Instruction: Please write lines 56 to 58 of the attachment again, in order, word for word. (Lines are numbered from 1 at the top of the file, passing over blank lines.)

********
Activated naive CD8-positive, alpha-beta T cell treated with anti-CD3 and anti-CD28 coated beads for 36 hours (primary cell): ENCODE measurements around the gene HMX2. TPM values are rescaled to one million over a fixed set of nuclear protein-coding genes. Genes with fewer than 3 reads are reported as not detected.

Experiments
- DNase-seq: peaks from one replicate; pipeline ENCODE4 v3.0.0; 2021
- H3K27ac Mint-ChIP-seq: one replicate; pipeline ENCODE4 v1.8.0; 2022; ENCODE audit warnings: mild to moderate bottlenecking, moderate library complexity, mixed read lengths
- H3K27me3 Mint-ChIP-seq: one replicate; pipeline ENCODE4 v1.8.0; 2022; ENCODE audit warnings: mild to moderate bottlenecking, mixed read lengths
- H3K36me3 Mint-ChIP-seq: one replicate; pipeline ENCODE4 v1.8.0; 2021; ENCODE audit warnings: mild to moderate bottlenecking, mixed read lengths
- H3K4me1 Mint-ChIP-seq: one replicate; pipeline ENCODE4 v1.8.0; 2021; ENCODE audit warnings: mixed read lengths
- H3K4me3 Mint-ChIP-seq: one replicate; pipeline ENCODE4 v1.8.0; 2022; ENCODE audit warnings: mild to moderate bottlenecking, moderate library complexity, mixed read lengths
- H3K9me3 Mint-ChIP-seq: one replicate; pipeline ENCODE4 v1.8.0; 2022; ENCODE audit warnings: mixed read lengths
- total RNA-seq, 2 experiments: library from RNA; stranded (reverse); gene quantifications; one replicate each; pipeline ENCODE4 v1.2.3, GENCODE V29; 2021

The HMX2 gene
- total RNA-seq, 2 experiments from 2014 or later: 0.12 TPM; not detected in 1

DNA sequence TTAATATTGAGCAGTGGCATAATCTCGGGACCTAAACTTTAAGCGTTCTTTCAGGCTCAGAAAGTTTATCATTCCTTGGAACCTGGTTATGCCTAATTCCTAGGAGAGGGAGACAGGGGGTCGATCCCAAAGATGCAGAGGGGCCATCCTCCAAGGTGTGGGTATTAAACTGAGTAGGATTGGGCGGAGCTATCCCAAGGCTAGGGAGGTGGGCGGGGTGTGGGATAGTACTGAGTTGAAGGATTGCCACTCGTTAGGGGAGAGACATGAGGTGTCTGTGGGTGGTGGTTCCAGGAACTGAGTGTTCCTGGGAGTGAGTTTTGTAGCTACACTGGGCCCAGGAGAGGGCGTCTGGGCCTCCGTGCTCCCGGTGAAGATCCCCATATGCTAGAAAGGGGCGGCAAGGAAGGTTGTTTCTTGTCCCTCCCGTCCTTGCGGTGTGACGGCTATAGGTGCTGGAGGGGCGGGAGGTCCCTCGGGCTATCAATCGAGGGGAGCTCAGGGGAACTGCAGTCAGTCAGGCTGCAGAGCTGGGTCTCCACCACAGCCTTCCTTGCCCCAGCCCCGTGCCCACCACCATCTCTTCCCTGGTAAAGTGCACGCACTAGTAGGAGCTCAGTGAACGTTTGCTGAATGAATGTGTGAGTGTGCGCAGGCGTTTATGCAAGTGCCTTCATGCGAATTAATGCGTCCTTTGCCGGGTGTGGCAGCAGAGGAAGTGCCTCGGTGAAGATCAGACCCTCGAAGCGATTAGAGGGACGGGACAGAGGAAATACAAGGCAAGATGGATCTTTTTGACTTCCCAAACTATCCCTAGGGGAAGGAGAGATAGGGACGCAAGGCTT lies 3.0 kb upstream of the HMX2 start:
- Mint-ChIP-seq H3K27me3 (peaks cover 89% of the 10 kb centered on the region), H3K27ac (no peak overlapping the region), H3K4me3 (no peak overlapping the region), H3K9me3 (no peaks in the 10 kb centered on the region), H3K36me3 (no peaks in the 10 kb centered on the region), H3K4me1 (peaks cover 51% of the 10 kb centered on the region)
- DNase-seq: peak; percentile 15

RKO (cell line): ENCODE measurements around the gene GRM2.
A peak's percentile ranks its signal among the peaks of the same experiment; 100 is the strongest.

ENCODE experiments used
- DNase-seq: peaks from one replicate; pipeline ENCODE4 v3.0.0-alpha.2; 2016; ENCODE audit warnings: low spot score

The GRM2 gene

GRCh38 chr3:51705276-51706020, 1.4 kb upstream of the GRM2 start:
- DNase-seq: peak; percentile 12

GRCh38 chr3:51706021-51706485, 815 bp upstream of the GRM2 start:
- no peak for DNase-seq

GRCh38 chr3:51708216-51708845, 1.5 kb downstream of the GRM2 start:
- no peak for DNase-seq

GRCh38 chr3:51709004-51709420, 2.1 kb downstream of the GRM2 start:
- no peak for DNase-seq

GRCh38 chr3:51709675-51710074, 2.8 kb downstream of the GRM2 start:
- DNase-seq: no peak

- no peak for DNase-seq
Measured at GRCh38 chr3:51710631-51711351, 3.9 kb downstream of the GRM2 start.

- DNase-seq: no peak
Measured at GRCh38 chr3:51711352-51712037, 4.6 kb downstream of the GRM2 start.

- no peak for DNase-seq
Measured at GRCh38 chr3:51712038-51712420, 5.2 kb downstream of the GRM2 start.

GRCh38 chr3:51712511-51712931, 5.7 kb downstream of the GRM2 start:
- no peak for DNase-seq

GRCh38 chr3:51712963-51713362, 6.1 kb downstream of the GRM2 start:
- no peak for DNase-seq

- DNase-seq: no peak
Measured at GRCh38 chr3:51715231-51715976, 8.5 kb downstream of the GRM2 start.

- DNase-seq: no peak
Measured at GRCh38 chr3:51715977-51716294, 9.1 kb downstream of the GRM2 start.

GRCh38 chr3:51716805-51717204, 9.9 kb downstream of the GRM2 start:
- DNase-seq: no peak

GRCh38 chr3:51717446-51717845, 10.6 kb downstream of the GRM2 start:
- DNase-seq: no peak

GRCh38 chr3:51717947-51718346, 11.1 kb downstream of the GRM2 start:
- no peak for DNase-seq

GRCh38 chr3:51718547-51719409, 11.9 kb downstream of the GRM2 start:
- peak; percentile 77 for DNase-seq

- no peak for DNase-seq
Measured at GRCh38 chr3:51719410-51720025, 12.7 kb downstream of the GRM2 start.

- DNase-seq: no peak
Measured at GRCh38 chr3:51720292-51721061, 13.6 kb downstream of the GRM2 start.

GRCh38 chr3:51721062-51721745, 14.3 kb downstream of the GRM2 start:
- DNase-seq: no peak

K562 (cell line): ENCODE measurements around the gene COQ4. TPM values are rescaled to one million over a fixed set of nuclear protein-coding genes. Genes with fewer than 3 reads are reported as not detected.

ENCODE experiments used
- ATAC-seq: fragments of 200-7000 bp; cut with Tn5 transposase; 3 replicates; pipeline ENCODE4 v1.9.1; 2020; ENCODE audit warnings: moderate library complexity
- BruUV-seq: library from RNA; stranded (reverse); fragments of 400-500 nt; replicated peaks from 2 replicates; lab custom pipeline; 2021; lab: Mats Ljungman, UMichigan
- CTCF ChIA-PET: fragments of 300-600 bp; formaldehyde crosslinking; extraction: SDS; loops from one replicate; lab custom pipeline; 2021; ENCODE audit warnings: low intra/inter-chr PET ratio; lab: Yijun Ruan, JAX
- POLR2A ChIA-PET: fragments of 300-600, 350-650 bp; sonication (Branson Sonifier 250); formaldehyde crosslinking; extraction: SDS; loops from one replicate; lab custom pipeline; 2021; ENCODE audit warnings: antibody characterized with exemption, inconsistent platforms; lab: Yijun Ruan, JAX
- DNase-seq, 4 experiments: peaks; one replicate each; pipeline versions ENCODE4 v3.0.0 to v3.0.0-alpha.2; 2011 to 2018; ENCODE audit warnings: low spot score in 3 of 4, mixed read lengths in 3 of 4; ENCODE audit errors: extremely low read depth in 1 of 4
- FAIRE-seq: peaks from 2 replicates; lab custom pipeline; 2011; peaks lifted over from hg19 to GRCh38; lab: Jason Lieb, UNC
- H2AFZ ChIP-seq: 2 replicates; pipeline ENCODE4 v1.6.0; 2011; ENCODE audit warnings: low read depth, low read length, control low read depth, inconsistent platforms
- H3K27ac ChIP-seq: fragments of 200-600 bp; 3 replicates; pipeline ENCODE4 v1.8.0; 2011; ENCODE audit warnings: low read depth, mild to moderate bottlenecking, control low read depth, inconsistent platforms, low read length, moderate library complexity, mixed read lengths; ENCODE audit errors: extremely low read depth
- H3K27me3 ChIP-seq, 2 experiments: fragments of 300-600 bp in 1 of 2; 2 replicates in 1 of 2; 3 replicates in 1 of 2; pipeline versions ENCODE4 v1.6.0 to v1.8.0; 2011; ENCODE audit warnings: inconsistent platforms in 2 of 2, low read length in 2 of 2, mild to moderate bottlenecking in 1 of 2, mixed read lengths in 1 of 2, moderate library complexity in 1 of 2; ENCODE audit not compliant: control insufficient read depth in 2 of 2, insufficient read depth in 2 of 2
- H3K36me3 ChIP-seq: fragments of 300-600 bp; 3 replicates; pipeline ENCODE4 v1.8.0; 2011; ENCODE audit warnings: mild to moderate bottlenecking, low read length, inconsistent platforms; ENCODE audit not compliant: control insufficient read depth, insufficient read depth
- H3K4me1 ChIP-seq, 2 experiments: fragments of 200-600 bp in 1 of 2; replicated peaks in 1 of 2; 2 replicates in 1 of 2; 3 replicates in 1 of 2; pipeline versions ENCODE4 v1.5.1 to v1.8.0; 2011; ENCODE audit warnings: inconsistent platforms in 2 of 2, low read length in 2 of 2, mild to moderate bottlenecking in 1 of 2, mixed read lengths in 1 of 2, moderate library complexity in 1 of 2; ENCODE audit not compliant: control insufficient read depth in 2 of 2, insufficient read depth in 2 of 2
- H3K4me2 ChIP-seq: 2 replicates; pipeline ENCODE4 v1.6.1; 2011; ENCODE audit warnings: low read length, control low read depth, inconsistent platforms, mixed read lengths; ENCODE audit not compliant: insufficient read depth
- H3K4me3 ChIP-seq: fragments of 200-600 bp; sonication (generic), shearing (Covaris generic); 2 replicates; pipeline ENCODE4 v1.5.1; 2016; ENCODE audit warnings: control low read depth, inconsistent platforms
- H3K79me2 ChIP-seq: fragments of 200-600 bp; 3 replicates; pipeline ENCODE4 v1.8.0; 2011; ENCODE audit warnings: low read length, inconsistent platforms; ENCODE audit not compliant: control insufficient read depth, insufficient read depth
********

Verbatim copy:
Measured at GRCh38 chr3:51720292-51721061, 13.6 kb downstream of the GRM2 start.

GRCh38 chr3:51721062-51721745, 14.3 kb downstream of the GRM2 start:
- DNase-seq: no peak